Can you recommend any tourist attractions in Gualala? In all candor, not very much. The Trinks cafe is fantastic, though, so that’s the only reason I’d recommend a detour here.
A cold rain fell as I drove up. I arrived in Gualala, a town about 45 minutes north of Fort Ross. I hung out at Trinks for a couple of hours, devouring a fantastic bowl of soup and some beautiful pastries.
4. State Park Beach of Greenwood
The stretch of Highway 1 between Gualala and Mendocino passes through several small unincorporated communities, state preserves, and secluded beaches. Greenwood State Beach in Elk, about 45 minutes north of Gualala, is a great option if you want to visit a beach.
A (fairly clean) restroom and a map of the area are accessible from the parking lot. Down on the driftwood-strewn beach, you can take a pleasant and quick stroll. The Pacific Ocean could be all to yourself and the only company you have.
5. Retail Therapy in Downtown Mendocino
On the edge of the dramatic bluffs known as the Mendocino headlands is where you’ll find the cute, artsy town of Mendocino. Travelers staying the night on their way to or from San Francisco often choose this picturesque town as their destination because the 101 route from Marin County is quicker than the coastal route.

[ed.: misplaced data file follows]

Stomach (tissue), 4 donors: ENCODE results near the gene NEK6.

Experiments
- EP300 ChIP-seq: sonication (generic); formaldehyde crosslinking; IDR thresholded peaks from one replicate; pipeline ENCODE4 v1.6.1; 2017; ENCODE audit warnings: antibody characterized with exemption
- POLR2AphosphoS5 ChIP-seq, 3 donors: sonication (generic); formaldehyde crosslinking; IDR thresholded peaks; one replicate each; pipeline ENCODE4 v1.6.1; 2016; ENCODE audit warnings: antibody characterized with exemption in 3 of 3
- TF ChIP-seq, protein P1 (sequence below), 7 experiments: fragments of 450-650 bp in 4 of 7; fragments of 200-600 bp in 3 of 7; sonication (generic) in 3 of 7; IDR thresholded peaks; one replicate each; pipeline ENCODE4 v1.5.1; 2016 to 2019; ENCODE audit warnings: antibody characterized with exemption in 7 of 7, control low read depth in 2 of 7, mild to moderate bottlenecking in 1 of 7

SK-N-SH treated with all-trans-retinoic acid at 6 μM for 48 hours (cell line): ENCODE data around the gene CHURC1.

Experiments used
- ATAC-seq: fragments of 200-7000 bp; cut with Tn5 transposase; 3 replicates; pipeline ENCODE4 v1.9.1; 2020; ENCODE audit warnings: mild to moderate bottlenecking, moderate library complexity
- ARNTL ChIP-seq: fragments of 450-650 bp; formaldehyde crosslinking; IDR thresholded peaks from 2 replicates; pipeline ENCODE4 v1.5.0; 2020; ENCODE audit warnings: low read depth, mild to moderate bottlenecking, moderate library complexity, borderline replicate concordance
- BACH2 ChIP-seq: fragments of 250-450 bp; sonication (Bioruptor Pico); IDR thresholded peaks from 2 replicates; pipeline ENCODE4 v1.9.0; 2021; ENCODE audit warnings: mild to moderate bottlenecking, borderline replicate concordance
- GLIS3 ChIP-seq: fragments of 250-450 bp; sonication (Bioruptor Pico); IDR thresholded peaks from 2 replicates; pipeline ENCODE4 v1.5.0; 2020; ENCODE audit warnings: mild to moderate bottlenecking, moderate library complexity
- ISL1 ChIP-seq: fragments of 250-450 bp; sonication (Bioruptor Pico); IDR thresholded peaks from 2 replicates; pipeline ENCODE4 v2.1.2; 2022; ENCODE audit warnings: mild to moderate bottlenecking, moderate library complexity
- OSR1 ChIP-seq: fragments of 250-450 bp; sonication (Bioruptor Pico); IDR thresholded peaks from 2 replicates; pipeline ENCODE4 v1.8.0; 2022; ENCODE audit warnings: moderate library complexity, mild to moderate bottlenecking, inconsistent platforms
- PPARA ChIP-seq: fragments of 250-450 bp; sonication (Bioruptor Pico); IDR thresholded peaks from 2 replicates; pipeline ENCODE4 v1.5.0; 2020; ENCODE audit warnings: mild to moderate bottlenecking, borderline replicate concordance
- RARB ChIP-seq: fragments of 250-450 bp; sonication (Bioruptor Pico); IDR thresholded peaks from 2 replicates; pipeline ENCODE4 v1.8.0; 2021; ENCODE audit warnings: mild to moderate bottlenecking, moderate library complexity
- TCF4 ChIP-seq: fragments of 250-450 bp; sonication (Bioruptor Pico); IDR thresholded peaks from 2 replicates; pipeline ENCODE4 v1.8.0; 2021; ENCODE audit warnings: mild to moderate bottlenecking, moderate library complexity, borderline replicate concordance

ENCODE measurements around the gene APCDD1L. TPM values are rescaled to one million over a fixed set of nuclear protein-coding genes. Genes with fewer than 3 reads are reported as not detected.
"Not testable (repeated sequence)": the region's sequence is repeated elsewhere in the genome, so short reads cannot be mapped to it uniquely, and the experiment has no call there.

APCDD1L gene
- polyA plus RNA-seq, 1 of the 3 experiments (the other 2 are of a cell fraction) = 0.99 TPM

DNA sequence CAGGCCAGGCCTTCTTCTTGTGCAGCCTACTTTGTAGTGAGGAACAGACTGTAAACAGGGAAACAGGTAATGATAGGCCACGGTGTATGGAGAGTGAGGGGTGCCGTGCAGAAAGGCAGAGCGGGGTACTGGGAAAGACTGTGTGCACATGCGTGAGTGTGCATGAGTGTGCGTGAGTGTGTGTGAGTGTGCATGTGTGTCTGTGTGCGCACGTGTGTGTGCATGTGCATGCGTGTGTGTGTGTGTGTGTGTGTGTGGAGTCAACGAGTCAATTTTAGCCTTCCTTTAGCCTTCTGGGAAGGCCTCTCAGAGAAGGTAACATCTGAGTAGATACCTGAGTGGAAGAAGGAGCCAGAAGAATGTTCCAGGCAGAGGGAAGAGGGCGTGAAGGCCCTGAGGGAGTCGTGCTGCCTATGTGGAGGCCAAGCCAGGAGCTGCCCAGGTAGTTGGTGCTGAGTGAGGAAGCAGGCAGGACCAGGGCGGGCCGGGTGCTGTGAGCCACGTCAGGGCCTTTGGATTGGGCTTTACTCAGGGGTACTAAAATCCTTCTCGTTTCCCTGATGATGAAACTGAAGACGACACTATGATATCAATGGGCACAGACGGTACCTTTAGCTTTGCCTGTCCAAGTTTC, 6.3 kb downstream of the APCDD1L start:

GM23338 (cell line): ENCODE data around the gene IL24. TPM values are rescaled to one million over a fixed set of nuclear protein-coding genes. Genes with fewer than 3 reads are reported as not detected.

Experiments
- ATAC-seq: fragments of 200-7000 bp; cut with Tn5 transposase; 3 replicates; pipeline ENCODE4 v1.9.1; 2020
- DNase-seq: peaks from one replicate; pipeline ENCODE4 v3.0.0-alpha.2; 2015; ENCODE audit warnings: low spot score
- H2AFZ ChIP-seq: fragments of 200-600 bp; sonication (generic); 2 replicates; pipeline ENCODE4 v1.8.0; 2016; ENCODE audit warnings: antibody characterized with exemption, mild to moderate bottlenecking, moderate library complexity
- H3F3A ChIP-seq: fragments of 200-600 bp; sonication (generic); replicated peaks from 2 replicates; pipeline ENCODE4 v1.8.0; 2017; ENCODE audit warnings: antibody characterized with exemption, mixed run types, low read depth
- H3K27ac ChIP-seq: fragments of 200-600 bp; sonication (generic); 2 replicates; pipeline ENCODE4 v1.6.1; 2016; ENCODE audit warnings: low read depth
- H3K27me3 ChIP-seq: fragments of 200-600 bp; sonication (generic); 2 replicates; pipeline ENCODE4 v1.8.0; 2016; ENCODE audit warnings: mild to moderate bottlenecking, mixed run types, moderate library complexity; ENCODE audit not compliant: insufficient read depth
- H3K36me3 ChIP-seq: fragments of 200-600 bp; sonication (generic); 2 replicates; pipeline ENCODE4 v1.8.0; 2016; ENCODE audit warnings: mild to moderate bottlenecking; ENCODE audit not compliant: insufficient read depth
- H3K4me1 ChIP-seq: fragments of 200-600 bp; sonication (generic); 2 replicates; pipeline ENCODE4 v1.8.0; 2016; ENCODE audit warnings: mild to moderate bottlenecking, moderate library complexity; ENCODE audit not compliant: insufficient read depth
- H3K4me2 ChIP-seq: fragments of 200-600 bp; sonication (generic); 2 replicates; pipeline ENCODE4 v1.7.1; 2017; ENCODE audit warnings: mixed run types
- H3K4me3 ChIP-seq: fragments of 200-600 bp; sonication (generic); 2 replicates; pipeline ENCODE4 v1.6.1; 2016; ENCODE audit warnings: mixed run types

From glass otter artwork to beard balms, you can find it all in the city’s curio shops. Mendocino Country Store and Gallery Bookshop, where I met Catsby, the wonderfully unimpressed store cat, were two of my favorite shops.
6. In Fort Bragg, Glass Beach
One hour north of Mendocino, you’ll find Fort Bragg, which reminded me of Mendocino’s working-class, grungy second cousin. It’s where the Skunk Train, a vintage train that runs on a track through the Redwoods, departs for its scenic round-trip journey.
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It also is home to the North Coast Brewing Company, an excellent California microbrewery. However, for your road trip stop, I recommend visiting the well-known Glass Beach at the north end of town. Glass Beach, located in MacKerricher State Park, was a former dump site for the community.
7. Breweries of Humboldt County
Humboldt County, from its former timber roots, has developed thriving industries in marijuana growing and beer brewing.
Whatever your predilection, you should try out some of the local offerings. I’m more of a beer person myself. Close by Highway 101, you’ll find Eel River Brewing, Mad River, and the large Lost Coast Brewery.
North of San Francisco, California expands dramatically. Once you leave Marin and Napa and enter the vast, forested true Northern California, you will notice a rapid decline in traffic and commercial establishments.
The low population density and stunning scenery make it easy to enjoy time outside without having to deal with other people. Flags for Jefferson, the proposed breakaway state that would comprise much of northern California and some counties in southern Oregon, could start to appear among the redwoods and rocky beaches up here.